Here’s a small glimpse into the revision process, as demonstrated by a specific problem in a story.
The original passage had a young schoolteacher looking at a bruise on a boy’s face and deciding to befriend him because she felt sorry for him. Now I learn that most teachers are mandatory reporters… which would mess up the real story here, so I can’t have that. (Although writers should do research, it’s impossible to cover every angle. I’ve never taught school, so I didn’t know this fact. This is why I show my earlier drafts to readers, so they can help me catch things like this.)
Solution in this case is pretty easy: I need some other physical observation which will increase her sympathy toward the boy, yet not be anything she can help him with.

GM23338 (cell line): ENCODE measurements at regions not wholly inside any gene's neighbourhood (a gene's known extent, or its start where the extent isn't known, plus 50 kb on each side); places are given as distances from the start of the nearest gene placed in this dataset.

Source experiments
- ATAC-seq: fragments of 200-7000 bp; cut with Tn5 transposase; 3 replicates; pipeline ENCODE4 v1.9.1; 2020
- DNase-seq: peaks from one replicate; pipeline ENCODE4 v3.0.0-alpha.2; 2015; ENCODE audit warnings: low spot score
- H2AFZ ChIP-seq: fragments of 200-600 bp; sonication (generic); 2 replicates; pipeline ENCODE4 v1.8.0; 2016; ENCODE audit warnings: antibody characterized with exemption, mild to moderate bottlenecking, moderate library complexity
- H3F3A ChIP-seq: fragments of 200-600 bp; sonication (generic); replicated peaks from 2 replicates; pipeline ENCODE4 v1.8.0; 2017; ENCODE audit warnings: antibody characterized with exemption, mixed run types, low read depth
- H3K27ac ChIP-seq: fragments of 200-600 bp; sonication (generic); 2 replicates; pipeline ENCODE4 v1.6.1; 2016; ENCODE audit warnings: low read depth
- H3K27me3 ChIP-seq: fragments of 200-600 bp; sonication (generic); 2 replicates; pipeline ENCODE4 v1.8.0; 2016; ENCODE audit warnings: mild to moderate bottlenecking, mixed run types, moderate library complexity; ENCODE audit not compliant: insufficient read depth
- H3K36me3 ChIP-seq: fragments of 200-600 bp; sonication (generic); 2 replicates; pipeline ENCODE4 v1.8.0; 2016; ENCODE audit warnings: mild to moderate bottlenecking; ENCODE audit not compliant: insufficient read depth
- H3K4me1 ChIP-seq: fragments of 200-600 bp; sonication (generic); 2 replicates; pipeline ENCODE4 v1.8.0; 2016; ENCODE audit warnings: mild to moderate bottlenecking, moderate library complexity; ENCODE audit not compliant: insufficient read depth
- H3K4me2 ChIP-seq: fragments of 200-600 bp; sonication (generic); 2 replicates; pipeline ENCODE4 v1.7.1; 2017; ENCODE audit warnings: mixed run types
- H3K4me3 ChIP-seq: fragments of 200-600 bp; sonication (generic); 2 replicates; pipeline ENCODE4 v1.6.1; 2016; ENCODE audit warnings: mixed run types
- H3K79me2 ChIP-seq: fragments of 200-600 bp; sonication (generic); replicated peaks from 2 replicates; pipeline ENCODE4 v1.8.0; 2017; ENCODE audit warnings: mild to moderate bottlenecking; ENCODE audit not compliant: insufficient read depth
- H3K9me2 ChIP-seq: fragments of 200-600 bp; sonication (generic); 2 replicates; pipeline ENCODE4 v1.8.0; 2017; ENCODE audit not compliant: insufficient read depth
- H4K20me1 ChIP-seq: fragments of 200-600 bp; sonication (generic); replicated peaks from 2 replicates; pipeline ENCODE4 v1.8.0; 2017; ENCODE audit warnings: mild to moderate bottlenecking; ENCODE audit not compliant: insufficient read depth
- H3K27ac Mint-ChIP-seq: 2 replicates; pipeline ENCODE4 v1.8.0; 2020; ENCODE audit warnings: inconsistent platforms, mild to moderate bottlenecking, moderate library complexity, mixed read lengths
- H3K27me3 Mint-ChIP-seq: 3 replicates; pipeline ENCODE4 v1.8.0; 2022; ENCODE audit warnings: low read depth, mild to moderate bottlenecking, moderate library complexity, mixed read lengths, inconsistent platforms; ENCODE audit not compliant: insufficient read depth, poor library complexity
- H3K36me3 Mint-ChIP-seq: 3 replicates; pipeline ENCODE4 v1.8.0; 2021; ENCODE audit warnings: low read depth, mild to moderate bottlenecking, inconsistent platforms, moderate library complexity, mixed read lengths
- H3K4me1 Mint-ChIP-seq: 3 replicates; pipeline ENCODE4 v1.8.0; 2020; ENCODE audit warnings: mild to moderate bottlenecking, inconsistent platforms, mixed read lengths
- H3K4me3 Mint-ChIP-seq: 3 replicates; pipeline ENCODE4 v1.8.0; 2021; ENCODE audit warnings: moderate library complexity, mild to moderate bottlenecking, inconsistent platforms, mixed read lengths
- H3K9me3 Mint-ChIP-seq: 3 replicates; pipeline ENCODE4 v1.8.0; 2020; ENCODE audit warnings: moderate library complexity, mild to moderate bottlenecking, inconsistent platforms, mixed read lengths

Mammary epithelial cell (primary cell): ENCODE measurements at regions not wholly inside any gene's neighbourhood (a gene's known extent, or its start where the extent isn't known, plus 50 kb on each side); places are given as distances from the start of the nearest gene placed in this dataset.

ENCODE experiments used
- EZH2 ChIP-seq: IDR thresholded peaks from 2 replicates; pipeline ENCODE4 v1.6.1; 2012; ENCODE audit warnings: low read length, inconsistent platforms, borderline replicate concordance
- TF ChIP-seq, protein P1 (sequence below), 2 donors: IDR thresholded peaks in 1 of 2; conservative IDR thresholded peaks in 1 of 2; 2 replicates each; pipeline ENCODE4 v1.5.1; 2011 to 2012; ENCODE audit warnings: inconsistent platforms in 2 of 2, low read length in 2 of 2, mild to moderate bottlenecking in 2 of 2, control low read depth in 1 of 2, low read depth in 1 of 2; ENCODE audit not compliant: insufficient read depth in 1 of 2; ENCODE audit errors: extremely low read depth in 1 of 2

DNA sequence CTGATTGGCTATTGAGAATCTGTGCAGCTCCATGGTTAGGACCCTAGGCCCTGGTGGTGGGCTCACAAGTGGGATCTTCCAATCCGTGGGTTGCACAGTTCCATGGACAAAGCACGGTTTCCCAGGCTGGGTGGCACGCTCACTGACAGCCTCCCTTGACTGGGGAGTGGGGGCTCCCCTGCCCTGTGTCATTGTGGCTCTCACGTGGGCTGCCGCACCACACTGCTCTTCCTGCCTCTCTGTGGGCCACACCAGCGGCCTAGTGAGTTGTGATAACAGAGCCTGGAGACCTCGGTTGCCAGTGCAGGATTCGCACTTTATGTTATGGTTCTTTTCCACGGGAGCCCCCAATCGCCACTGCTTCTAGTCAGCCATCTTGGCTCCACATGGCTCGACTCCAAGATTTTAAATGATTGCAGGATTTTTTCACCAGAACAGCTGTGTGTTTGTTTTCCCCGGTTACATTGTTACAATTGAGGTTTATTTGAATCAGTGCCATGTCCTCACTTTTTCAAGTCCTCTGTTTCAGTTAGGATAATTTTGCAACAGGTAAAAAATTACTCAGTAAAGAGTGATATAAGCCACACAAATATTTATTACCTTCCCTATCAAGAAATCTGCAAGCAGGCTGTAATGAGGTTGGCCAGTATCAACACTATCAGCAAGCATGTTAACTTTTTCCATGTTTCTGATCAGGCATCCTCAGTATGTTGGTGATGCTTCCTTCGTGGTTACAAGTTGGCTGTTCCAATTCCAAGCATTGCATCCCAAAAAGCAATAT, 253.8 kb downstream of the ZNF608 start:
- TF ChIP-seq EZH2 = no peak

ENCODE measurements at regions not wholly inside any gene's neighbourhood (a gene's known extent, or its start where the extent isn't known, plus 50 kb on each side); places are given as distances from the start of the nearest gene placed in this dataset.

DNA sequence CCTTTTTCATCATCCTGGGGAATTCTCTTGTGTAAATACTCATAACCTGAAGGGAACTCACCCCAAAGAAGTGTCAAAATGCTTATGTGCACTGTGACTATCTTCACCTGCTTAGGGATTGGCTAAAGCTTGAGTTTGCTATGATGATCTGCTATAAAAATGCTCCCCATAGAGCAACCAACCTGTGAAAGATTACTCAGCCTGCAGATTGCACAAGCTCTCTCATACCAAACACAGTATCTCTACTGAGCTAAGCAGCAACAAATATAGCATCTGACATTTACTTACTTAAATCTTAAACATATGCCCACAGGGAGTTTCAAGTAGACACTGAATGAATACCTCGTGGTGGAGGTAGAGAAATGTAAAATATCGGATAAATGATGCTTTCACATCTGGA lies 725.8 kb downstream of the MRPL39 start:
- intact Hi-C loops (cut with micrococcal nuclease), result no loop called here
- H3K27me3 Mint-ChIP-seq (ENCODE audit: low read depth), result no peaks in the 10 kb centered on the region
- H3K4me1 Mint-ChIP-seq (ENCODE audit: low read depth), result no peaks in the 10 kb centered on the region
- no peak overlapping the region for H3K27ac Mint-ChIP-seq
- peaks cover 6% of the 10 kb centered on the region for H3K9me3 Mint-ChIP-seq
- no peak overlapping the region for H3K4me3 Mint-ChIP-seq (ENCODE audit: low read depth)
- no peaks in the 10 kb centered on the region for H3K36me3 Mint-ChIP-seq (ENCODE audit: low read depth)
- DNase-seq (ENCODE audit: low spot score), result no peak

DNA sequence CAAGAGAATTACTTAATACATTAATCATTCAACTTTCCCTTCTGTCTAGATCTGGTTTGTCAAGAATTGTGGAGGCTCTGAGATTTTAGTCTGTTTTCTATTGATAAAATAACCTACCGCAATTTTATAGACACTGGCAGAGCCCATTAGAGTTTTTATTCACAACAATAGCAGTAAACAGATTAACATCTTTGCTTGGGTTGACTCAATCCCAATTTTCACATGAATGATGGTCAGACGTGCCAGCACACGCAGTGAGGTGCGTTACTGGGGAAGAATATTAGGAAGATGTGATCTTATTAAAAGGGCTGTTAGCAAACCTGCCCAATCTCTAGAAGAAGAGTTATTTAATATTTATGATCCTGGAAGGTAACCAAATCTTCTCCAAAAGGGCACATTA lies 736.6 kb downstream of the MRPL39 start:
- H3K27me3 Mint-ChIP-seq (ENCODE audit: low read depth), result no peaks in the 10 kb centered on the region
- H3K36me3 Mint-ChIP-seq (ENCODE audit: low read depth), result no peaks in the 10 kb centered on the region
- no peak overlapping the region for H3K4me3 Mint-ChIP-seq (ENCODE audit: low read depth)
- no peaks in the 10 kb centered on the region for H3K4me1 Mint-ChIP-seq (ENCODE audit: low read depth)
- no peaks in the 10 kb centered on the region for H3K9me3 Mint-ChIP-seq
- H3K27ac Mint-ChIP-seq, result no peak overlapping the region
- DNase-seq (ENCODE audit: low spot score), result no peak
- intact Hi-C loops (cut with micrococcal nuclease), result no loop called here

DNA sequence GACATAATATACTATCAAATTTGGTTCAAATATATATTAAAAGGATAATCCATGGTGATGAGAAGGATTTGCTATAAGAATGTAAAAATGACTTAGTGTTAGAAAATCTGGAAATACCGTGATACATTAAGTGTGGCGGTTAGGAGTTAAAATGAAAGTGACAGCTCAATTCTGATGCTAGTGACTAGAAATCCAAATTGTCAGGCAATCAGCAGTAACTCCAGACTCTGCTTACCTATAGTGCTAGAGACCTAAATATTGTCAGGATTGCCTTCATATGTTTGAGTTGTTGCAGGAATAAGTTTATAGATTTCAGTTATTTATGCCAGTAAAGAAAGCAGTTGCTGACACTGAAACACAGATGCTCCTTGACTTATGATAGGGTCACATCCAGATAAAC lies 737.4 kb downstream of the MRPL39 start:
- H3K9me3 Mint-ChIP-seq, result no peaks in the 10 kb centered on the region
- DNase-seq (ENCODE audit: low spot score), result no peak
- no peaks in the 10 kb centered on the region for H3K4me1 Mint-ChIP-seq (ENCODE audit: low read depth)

I consider sickness, and a “faraway daydreaming look” that she’d relate to, but neither is strong. Finally I come up with poverty, which can be demonstrated with old, beat-up clothing. Shoes are the obvious choice since I’ve already spent a lot of time detailing the way he’s kicking the dirt under the swings. Plus, shoes definitely show a lot of wear and tear and are harder to replace at thrift stores and the like. So now she sees the soles falling off the boy’s shoes and his toes stretching the end like they want to escape, and this sparks the reaction I want her to have.
This is what a small part of the revision process looks like: isolate a problem passage, identify how’s it failing, decide what the passage needs to accomplish, and fix it.